Bend of the River (1952)

“There’s a difference between men and apples.”

Synopsis:
A former border raider (James Stewart) helps a group of settlers — including two beautiful sisters (Julia Adams and Lori Nelson) — cross safely into Oregon while rescuing a vigilante (Arthur Kennedy) who then joins their troupe. When food supplies become scarce due to a gold rush in Portland, Stewart must try to secure their safe shipment back to the settlers — but will Kennedy be lured by the exorbitant prices being offered by miners?

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Response to Peary’s Review:
Peary notes that this “exciting” “second of five westerns Anthony Mann made with James Stewart” centers, “like most Mann westerners”, on men who “can’t escape [their] past”, and “how violent men choose to lead their lives now that the West is becoming civilized”. He writes that the “script by Borden Chase is first-rate”, with “the dialogue between Stewart and Kennedy… particularly strong”, conveying that “each knows what the other is thinking at all times”. Indeed, Stewart and Kennedy make for a fascinating pair of (anti-)heros, with each demonstrating the better or worse part of their natures when confronted by temptation. Tension in the storyline is near-constant, given the confluence of naturally rugged terrain, limited supplies, a small handful of beautiful women, and gold fever infesting men’s hearts and minds. When basic supplies can be sold for 100 times their “natural” cost, will greed outweigh basic decency and respect for human life? That dilemma drives the narrative, which takes place within “excellent cinematography of the beautiful landscape” by Irving Glassberg.

Redeeming Qualities and Moments:

  • Excellent use of outdoor locales
  • An action-packed screenplay

Must See?
Yes, as another fine outing between Mann and Stewart.

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3 Responses to “Bend of the River (1952)”

  1. That’s too funny that you just reviewed these two Mann/Stewart movies (two of the best, in my opinion). My wife got me Jeanine Basinger’s updated book that she wrote in ’79 on Anthony Mann for Christmas and I’ve gotten through a couple of chapters. From what I’ve read so far, she’s a good writer, by the way.

    Anyway, I love this Mann/Stewart outing. In fact, it’s probably my favorite of all of them.

    The duality of Stewart and Kennedy and how Kennedy is a kind of proxy for Stewart’s shady past weaves nicely throughout the movie, amping up the tension. Is there any redemption for the sins of Stewart’s (the) past? Can someone turn for the better?

    The cinematography is tops, it really is a knock-out to look at. In fact, there are moments where the gorgeous photography is almost breathtaking, particularly with the mountain landscape so perfectly balanced in the background.

    As Basinger put it: “From the very beginning of his career, he made films that were inherently cinematic.” [p.3] You need look no further than here to see that. And each scene is so carefully crafted, it is virtuosic visual storytelling. When you can find that in the movies, it deserves to be praised.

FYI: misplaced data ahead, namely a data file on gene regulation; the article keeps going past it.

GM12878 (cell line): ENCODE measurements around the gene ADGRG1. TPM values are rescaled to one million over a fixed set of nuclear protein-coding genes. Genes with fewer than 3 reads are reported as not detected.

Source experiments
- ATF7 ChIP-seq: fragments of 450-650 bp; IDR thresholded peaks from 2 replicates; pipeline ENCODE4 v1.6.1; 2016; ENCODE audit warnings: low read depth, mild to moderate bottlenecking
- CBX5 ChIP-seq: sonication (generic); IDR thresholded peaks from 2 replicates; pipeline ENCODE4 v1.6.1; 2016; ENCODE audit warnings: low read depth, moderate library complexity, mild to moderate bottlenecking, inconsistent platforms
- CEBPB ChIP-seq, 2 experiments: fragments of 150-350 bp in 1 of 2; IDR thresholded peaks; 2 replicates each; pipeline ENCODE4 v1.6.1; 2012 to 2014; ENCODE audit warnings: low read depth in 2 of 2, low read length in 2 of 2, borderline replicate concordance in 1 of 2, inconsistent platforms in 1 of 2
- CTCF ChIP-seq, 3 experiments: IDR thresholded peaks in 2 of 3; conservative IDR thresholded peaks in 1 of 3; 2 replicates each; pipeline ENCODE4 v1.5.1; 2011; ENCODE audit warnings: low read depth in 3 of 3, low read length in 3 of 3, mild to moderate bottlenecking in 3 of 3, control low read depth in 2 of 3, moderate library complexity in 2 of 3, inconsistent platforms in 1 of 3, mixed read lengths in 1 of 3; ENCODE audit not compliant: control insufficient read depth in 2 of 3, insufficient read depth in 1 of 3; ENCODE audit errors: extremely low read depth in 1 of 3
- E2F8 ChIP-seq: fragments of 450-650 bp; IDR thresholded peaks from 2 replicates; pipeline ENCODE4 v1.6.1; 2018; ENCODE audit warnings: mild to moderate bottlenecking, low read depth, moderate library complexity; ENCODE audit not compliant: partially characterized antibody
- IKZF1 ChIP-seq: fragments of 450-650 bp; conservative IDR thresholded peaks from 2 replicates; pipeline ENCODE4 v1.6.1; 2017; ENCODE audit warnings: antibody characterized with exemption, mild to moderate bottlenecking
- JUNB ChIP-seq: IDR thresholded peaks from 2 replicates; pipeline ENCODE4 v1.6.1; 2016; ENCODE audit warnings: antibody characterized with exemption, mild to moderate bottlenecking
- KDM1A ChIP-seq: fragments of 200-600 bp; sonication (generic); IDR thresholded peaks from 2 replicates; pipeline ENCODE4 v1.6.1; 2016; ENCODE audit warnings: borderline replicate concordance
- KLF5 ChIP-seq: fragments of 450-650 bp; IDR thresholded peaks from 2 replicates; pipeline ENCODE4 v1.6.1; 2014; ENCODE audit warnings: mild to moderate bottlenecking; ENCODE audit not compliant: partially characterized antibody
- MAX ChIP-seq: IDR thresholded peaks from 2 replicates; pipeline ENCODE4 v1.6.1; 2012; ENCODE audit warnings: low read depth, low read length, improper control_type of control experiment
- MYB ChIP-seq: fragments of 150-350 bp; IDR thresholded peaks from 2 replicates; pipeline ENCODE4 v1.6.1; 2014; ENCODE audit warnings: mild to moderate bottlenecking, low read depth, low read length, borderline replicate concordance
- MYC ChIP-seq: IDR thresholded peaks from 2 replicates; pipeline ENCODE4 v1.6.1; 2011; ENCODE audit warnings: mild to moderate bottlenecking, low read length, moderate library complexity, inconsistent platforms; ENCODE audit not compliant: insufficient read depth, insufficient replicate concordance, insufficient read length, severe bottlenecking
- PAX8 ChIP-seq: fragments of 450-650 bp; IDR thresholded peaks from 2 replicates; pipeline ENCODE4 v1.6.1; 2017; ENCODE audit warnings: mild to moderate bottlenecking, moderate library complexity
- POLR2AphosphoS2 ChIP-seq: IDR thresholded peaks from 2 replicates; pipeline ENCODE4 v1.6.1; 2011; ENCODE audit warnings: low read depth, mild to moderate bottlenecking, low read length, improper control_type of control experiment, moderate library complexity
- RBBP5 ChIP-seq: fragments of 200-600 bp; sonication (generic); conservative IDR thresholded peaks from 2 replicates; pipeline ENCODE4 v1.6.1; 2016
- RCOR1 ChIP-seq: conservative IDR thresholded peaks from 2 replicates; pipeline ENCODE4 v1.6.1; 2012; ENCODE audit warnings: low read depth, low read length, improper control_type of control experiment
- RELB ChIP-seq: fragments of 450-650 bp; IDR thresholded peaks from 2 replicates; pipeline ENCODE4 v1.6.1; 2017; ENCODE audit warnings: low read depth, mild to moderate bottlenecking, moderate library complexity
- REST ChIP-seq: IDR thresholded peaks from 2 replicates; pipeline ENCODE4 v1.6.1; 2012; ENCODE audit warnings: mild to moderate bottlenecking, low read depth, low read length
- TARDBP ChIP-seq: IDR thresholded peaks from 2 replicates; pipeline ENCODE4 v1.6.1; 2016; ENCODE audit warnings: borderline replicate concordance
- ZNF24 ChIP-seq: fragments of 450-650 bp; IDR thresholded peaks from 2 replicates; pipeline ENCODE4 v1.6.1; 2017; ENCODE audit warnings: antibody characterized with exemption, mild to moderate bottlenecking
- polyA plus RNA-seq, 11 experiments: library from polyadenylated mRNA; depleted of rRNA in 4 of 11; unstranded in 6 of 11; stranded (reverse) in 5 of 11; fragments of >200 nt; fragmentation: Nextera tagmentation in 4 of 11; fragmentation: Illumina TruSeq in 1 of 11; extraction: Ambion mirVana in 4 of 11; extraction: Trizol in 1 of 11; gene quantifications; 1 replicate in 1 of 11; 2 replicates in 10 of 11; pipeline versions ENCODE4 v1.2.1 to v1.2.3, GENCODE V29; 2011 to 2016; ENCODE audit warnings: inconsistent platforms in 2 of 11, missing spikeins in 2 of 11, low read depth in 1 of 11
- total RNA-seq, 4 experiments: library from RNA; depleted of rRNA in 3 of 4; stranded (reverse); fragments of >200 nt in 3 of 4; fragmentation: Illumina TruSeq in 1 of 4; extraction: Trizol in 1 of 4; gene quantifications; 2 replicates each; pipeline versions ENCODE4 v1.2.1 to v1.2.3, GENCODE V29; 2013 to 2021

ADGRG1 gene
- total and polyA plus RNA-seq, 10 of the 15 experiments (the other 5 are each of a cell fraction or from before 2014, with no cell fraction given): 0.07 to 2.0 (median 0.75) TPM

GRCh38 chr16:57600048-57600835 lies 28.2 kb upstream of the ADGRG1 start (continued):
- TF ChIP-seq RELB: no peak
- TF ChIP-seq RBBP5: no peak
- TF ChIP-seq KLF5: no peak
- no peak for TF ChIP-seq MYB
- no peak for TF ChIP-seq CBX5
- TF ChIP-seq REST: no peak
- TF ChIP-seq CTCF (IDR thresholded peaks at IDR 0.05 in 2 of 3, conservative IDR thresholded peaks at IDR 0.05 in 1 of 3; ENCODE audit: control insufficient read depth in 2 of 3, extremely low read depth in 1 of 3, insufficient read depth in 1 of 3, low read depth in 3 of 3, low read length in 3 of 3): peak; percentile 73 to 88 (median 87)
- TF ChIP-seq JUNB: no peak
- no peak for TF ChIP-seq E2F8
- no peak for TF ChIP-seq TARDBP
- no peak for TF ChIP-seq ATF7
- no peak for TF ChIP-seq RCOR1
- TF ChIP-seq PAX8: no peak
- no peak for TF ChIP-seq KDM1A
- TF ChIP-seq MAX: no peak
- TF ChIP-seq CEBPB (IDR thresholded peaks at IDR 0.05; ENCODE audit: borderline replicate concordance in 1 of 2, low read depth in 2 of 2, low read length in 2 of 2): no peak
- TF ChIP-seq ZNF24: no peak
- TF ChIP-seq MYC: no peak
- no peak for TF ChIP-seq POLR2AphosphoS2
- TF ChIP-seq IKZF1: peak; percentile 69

As a Mann-related side note, I recently found a well-done noir he directed (uncredited) in ’48 called He Walked By Night with a very young Richard Basehart and Scott Brady, which is streamable on Amazon Prime for free. As with all B movies, it’s a quick 78/79 minute viewing. But the same thing, a strong recognizable visual style, sharp John Alton cinematography, tense pacing… and pre-Dragnet Jack Webb as a forensics guy. Very solid effort.

  2. Yes, quite a coincidence! I was just thinking about purchasing Basinger’s book a couple of days ago myself. I’d like to learn more about Mann.

    So far my favorite is “Winchester ’73”, which I’ll post on shortly…

  3. First viewing. A once-must, at least. Another satisfying Mann-Stewart collaboration.

    I wouldn’t agree that “[t]ension in the storyline is near-constant”. In fact, a very (very) slight drawback is that it takes awhile for this flick to get into high-gear (roughly 30 minutes!). I would imagine that most viewers of westerns – and Mann fans, in particular – won’t mind the time taken for exposition and character development, but a slow first 30 minutes is still a large chunk of time in a 90-minute film.

    Once the first moment of genuine conflict arrives, things again slow down a bit – however, the film’s mid-section is a fine set-up for what’s to come… and the final, complicated 30 minutes more than makes up for the time it takes to get there.

    There’s considerable upset as the story progresses (while viewers are possibly simultaneously considering just how tough it could have been to make this film, what with the terrain and all). Mixed in with the unexpected turns is an element of split loyalty that has remained ill-defined… until it shows its true color. I wondered about that element a bit… then realized that it’s ultimately not as far-fetched a switch as some might think. It falls under ‘duplicity’ – which can be very unsettling (to say the least) to deal with.

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